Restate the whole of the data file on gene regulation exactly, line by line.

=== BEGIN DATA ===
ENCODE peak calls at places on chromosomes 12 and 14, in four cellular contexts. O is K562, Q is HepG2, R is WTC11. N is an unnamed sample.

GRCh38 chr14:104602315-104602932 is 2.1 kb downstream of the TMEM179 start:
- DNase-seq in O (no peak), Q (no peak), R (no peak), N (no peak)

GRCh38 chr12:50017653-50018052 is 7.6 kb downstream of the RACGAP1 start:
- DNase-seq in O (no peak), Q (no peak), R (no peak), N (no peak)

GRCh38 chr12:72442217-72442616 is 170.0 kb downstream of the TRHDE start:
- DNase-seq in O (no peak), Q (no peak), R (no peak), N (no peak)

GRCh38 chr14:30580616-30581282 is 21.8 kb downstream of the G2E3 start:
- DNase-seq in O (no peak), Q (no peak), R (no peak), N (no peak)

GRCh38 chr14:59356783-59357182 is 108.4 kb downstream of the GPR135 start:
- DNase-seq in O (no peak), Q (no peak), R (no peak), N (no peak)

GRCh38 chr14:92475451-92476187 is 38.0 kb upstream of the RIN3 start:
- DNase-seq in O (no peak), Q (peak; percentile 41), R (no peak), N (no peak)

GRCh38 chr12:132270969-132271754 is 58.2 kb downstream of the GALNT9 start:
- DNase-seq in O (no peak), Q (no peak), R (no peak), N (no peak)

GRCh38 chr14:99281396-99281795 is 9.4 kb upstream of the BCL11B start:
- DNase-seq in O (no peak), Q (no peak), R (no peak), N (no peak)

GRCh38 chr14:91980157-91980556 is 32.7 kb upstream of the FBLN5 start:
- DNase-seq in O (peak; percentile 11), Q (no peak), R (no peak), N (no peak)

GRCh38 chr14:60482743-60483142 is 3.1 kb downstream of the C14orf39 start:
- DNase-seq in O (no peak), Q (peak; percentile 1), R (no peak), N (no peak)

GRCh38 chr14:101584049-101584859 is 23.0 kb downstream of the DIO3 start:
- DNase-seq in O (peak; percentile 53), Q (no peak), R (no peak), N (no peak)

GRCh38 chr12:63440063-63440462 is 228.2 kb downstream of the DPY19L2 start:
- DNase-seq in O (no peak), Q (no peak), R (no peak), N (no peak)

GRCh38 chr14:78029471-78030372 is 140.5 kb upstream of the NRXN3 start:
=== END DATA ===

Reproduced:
ENCODE peak calls at places on chromosomes 12 and 14, in four cellular contexts. O is K562, Q is HepG2, R is WTC11. N is an unnamed sample.

GRCh38 chr14:104602315-104602932 is 2.1 kb downstream of the TMEM179 start:
- DNase-seq in O (no peak), Q (no peak), R (no peak), N (no peak)

GRCh38 chr12:50017653-50018052 is 7.6 kb downstream of the RACGAP1 start:
- DNase-seq in O (no peak), Q (no peak), R (no peak), N (no peak)

GRCh38 chr12:72442217-72442616 is 170.0 kb downstream of the TRHDE start:
- DNase-seq in O (no peak), Q (no peak), R (no peak), N (no peak)

GRCh38 chr14:30580616-30581282 is 21.8 kb downstream of the G2E3 start:
- DNase-seq in O (no peak), Q (no peak), R (no peak), N (no peak)

GRCh38 chr14:59356783-59357182 is 108.4 kb downstream of the GPR135 start:
- DNase-seq in O (no peak), Q (no peak), R (no peak), N (no peak)

GRCh38 chr14:92475451-92476187 is 38.0 kb upstream of the RIN3 start:
- DNase-seq in O (no peak), Q (peak; percentile 41), R (no peak), N (no peak)

GRCh38 chr12:132270969-132271754 is 58.2 kb downstream of the GALNT9 start:
- DNase-seq in O (no peak), Q (no peak), R (no peak), N (no peak)

GRCh38 chr14:99281396-99281795 is 9.4 kb upstream of the BCL11B start:
- DNase-seq in O (no peak), Q (no peak), R (no peak), N (no peak)

GRCh38 chr14:91980157-91980556 is 32.7 kb upstream of the FBLN5 start:
- DNase-seq in O (peak; percentile 11), Q (no peak), R (no peak), N (no peak)

GRCh38 chr14:60482743-60483142 is 3.1 kb downstream of the C14orf39 start:
- DNase-seq in O (no peak), Q (peak; percentile 1), R (no peak), N (no peak)

GRCh38 chr14:101584049-101584859 is 23.0 kb downstream of the DIO3 start:
- DNase-seq in O (peak; percentile 53), Q (no peak), R (no peak), N (no peak)

GRCh38 chr12:63440063-63440462 is 228.2 kb downstream of the DPY19L2 start:
- DNase-seq in O (no peak), Q (no peak), R (no peak), N (no peak)

GRCh38 chr14:78029471-78030372 is 140.5 kb upstream of the NRXN3 start: